Representative Pearce has put himself in the news again, this time by submitting an editorial under his name to the Albuquerque Journal. In the piece dated September 6, he continues to criticize the USFS, and again advocates more intensive fuel management, but fails to offer any funding relief. Here is an excerpt from the article:
…In support of the public’s personal safety, including that of our first responders, I continue to question why [New Mexico’s Little Bear and Whitewater-Baldy] fires were not extinguished before strong winds caused them to burn out of control. My office is working with retired Forest Service personnel to get answers to this important question.
As I have stated previously, my concerns are with Washington policies and not with our brave firefighters. Decades-long mismanagement of our federal lands has allowed the fuels to build into what we see today and explode into the raging blazes that we witnessed this summer.
Progress into changing these long established failed policies has been made. Just recently, on Aug. 7, Joe Walsh, a Washington spokesman for the U.S. Forest Service, said that the agency would “more aggressively extinguish small fires before they become larger ones.” This is the correct mindset that Americans need.
In another shift, on Aug. 16, Tom Harbor, the director of Fire and Aviation Management for the U.S. Forest Service, said that it was changing policy and would begin allowing helicopters to attack wildfires at night in Southern California.
However, here in New Mexico, in the Aug. 8 issue of the Ruidoso News, the chief ranger of the Lincoln National Forest’s Smokey Bear Ranger District said he “would do nothing different.”
It is extremely concerning to hear that locally, the Forest Service demonstrates no concern with existing policies. Policies that very likely allowed for the destruction of our local communities, impacting families, businesses and public health.
It is my intention to see that the Forest Service re-evaluates its policies and implements basic changes that can better improve prevention of these large out of control fires in the future. Nothing sweeping. Nothing radical. Just common sense, such as thinning areas that are overgrown, establishing safety zones around at-risk communities and aggressively/immediately putting out fires in these areas.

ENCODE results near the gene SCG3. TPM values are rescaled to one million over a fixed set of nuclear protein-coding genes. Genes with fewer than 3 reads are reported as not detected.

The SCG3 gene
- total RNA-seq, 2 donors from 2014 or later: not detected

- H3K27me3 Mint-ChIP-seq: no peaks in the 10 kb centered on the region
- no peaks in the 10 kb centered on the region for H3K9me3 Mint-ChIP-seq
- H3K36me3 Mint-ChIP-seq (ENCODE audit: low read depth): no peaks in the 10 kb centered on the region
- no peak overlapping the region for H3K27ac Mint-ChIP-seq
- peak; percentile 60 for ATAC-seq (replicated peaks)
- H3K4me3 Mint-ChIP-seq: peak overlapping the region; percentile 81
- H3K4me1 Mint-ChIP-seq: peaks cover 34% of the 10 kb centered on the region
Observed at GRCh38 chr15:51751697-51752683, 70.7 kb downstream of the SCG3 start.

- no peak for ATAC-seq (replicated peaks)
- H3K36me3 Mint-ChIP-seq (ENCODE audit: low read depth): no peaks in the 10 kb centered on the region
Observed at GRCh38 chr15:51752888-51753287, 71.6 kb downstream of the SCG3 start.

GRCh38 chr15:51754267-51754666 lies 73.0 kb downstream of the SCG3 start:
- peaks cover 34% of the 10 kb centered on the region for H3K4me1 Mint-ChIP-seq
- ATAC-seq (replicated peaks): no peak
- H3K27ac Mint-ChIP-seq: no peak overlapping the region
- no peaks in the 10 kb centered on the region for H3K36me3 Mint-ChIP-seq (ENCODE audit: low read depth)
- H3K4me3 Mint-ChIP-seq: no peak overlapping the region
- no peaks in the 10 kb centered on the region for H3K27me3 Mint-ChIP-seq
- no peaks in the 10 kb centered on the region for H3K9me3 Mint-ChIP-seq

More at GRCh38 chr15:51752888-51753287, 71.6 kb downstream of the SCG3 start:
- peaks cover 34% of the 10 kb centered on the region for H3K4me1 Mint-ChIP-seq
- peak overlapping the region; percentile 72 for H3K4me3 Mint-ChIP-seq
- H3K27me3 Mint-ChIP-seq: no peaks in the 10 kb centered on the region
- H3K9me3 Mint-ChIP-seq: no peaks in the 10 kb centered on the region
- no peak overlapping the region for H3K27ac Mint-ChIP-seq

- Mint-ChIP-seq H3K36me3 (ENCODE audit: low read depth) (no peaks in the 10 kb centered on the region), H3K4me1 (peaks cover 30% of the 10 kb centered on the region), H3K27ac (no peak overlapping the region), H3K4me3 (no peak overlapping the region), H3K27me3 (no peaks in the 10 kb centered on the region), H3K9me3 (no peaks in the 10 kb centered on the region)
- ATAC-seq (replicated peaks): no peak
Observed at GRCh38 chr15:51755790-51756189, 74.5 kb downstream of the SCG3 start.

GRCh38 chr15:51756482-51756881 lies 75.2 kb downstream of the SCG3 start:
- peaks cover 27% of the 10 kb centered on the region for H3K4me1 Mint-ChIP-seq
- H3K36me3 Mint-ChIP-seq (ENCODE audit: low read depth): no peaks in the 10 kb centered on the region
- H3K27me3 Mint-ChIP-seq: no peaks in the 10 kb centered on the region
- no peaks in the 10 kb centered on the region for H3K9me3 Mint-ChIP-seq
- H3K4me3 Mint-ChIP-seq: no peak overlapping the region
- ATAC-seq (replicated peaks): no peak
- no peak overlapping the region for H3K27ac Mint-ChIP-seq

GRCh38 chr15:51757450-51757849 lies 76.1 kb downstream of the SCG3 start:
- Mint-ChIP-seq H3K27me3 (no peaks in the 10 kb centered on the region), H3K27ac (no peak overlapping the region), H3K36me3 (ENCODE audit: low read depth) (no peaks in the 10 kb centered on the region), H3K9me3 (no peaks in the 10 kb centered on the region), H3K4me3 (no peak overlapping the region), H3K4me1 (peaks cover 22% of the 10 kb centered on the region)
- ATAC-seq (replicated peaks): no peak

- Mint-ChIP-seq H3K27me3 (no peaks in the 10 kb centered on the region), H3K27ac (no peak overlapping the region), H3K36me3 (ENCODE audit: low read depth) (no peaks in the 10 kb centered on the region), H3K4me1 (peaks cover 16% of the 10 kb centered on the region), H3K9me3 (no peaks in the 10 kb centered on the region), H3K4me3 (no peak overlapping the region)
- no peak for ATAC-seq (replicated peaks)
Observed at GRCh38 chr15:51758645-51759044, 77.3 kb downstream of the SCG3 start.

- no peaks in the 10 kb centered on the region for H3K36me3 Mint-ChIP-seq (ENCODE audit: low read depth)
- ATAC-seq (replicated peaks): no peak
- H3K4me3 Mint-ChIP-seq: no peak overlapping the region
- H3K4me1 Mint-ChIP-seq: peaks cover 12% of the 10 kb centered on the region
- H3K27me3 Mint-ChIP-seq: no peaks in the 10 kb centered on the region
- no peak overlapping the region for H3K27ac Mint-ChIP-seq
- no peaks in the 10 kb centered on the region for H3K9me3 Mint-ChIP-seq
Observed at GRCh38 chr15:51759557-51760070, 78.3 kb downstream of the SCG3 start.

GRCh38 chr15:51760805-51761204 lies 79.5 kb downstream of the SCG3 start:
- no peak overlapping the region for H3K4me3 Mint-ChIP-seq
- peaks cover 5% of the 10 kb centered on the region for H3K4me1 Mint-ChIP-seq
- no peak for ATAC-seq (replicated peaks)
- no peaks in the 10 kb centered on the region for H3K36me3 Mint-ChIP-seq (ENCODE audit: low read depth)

In a speech on the floor of the House of Representatives Thursday night, Representative Steve Pearce, a Republican from New Mexico, heavily criticized the U.S. Forest Service, mentioning the name of Tom Tidwell, Chief of the Forest Service, many times. During the 22-minute speech which can be viewed on C-SPAN, he displayed to television cameras and a mostly empty chamber a poster-size photograph of the Little Bear fire as it burned near the town of Ruidoso.
Rep. Pearce was very critical of what he described as the USFS’s policy of reintroducing fire to the forest and the abandonment of the 10 a.m. policy of attempting to suppress fires by 10 a.m. the next morning, or failing that, by 10 a.m. the next day. Pearce said he talked with Chief Tidwell about the 10 a.m. policy who told him that “it worked too well”, which did not please Rep. Pearce.
The Representative also said the USFS should do more thinning, and cited an example along with another poster of a thinned forest that was visited by last year’s Wallow fire in Arizona. He pointed out that the crown fire slowed and dropped to the forest floor when it entered the thinned area.
Some of the statements that Rep. Pearce made about long term fire effects could be questioned by wildfire experts, but he also indirectly recommended prompt aggressive initial attack on emerging fires. Surprisingly, he only mentioned air tankers once or twice, and that was in relation to them not being used, he said, on the Little Bear fire until late in the fourth day.
He did not say anything about sponsoring legislation or restoring funding for the federal land management agencies.
What set Rep. Pearce off appeared to be the management of the Little Bear Fire which has grown to 43,000 acres and has burned 242 residential and commercial structures. According to the Representative, the fire was 1/4 acre for a day, then grew to four acres for the next three days, during which time there were no air tanker drops until late on the fourth day.
Rep. Pearce then said: “I think that the decisions locally are made by people who are trying to follow the policy of reintroducing fire into the forest.”
The size and the time line he mentioned are fairly consistent with the details provided by the Operations Section Chief on the fire, Carl Schwope, in a video we posted June 18. However, Mr. Schwope did not address the use of aircraft during the first four days. We wrote then about the information he provided in the video: